Open access has had its travails, but one welcome recent development, particularly in the UK, seems to be the rise of open access monographs and textbooks. An example of the former is Gabriel Moshenska's Material Cultures of Childhood in Second World War Britain, a historical anthropology which focuses largely on the material culture of air raids, and is the product of many years of research brought out by a respected academic publisher. You can buy a physical copy at the usual moderate prices, or if you'd rather pay nothing you can read it online or download the ebook. Brilliant!

Another example of this trend, and the subject of this review, is Mark Clapson's The Blitz Companion, which again can be purchased in physical format (this time at an actually moderate price), or read online or downloaded for free, from here (and it's on JSTOR too). This is more of a textbook aimed at undergraduates, though upper secondary students would also profit from it, and postgraduates might find it a useful introduction to the topic. And it's a big topic: the title suggests that it's going to be about the British experience of bombing during the Second World War, but in fact it covers a whole century (and counting) and much of Western Europe beyond Britain, as well as extended discussions of Japan, Korea and Vietnam, and, to a lesser extent, the Middle East. Indeed, Clapson sees 'Blitz' as a transnational phenomenon, hence the title (though this could have used a bit more unpacking, and I'd put it in lower-case when using it in this sense).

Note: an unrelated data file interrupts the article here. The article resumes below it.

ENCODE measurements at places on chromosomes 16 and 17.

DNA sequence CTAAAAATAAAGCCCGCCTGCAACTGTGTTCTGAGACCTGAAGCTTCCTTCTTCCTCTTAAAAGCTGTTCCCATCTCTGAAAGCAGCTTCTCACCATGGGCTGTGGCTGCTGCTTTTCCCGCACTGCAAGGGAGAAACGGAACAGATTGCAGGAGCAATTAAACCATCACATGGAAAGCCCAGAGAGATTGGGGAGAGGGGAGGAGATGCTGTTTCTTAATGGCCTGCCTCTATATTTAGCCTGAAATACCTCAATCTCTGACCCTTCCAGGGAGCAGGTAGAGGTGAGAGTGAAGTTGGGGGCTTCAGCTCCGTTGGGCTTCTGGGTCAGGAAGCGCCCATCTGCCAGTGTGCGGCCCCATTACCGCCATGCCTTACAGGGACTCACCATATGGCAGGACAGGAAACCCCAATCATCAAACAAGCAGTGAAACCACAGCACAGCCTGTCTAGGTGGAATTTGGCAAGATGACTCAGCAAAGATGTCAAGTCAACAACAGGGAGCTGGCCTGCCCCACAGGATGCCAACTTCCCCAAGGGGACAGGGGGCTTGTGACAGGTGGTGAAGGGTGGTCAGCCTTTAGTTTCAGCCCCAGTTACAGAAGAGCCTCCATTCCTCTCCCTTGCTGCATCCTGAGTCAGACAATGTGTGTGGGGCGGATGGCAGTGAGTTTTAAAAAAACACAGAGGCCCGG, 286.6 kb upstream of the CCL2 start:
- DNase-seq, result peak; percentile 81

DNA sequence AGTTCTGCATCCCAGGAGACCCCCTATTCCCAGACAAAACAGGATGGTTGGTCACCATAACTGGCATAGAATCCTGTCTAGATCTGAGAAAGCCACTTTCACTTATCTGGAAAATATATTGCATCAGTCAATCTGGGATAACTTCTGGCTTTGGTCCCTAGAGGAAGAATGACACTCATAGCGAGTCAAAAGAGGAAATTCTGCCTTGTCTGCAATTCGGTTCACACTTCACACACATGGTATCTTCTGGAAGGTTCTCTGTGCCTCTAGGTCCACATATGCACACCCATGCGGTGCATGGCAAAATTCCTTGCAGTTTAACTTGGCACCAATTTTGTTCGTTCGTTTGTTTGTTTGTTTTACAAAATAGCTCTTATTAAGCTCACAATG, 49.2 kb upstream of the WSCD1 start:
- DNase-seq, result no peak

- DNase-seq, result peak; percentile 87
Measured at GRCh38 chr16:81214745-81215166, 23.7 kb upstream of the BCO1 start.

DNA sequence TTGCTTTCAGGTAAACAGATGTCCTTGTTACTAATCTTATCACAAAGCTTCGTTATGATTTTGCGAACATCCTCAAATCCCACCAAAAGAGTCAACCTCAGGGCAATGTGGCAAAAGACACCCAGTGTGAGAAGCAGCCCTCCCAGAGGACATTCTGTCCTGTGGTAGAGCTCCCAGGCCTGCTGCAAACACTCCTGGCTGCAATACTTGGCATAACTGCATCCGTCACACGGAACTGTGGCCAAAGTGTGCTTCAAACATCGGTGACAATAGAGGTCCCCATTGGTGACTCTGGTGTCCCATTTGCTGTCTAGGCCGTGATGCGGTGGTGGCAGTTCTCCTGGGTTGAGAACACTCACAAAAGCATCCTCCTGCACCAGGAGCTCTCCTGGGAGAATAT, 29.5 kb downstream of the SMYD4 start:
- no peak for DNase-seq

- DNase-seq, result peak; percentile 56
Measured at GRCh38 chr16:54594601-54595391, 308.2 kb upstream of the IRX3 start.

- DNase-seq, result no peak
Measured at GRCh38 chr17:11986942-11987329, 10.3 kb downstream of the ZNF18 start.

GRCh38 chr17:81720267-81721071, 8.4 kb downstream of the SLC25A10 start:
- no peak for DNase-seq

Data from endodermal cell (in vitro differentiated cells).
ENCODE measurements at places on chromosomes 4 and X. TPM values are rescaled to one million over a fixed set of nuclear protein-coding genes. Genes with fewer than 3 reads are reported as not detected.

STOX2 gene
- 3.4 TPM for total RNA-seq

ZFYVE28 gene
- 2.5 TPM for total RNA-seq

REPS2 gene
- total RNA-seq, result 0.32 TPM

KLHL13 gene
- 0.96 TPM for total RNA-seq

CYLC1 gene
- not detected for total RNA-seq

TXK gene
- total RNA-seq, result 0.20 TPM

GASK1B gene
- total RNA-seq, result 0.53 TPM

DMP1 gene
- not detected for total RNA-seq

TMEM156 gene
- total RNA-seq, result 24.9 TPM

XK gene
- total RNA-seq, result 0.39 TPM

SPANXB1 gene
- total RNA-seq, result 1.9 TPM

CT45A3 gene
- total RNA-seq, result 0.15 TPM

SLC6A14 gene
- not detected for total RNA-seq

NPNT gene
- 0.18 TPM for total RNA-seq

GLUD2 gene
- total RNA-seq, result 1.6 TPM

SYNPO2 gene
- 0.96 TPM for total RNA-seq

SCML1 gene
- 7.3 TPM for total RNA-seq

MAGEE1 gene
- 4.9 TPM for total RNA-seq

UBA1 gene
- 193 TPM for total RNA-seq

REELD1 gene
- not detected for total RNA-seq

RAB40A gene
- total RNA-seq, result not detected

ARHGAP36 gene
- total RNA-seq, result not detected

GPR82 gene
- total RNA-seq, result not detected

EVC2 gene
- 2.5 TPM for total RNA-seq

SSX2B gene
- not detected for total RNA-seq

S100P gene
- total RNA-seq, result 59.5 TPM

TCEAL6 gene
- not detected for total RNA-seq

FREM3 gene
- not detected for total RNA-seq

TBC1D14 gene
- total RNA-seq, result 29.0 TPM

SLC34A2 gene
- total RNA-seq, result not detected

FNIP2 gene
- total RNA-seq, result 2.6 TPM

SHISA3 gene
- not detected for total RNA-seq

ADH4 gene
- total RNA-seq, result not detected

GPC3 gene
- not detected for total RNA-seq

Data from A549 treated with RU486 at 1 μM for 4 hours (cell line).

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Distracted boyfriend mem